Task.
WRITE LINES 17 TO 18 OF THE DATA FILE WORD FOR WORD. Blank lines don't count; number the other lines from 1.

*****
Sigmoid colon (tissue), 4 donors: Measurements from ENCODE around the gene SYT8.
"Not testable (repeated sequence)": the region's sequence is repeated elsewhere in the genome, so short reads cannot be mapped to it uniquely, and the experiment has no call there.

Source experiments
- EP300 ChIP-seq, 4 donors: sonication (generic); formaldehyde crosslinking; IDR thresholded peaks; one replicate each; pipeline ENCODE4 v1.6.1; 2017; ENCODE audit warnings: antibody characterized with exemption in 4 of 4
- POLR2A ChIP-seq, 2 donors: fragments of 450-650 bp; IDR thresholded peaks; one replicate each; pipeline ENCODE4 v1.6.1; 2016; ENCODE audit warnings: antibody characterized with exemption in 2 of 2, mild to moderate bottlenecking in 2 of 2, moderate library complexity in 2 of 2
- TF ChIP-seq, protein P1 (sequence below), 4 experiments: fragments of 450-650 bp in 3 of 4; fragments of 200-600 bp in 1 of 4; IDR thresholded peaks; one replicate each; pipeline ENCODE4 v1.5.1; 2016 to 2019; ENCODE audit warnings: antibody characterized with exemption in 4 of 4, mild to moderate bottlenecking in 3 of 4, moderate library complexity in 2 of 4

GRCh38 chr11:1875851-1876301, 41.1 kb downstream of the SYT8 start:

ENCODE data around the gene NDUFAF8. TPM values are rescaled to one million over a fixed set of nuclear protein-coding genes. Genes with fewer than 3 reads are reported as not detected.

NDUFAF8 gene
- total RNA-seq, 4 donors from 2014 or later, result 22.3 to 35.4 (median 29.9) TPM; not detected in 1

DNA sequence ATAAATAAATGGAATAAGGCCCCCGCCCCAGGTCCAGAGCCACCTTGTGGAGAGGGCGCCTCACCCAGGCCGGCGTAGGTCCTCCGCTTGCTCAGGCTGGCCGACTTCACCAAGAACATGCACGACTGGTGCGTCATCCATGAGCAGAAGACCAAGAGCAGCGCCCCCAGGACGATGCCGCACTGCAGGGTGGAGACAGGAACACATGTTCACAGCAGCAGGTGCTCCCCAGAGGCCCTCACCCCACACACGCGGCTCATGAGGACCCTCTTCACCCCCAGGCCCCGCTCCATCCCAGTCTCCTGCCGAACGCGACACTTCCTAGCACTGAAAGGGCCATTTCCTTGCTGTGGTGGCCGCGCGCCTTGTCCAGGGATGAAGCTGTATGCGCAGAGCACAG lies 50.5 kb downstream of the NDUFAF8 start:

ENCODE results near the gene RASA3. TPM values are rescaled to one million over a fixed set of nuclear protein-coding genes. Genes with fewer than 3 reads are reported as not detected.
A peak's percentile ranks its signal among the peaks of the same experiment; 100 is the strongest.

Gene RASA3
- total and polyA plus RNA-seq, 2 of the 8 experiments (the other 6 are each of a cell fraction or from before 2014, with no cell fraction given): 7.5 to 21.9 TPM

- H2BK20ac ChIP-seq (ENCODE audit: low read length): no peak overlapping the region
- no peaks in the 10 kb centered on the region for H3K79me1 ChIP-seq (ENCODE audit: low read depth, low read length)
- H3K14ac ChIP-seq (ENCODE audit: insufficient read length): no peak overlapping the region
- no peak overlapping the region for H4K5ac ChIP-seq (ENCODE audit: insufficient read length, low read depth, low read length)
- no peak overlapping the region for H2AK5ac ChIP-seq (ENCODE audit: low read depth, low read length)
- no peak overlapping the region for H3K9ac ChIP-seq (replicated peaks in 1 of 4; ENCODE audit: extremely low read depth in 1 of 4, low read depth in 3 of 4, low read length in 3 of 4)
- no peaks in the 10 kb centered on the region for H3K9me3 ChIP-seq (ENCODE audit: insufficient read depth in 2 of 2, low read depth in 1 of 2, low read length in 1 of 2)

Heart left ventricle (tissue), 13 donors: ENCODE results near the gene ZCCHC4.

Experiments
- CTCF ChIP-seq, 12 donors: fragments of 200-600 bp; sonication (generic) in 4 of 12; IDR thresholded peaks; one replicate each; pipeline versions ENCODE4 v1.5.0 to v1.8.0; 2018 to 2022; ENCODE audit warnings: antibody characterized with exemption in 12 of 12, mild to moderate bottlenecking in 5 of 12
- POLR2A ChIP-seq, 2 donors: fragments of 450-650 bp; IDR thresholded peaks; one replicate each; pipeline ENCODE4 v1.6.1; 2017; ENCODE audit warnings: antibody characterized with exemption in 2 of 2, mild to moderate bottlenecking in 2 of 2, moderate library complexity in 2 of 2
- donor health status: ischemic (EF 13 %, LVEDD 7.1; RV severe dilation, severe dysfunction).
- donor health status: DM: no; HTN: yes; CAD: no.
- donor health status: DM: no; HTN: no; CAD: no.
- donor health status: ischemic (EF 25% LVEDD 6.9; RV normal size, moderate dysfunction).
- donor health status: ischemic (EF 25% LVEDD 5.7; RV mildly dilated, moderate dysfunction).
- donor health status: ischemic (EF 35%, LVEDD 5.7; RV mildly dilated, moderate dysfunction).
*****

- no peaks in the 10 kb centered on the region for H3K79me1 ChIP-seq (ENCODE audit: low read depth, low read length)
- H3K14ac ChIP-seq (ENCODE audit: insufficient read length): no peak overlapping the region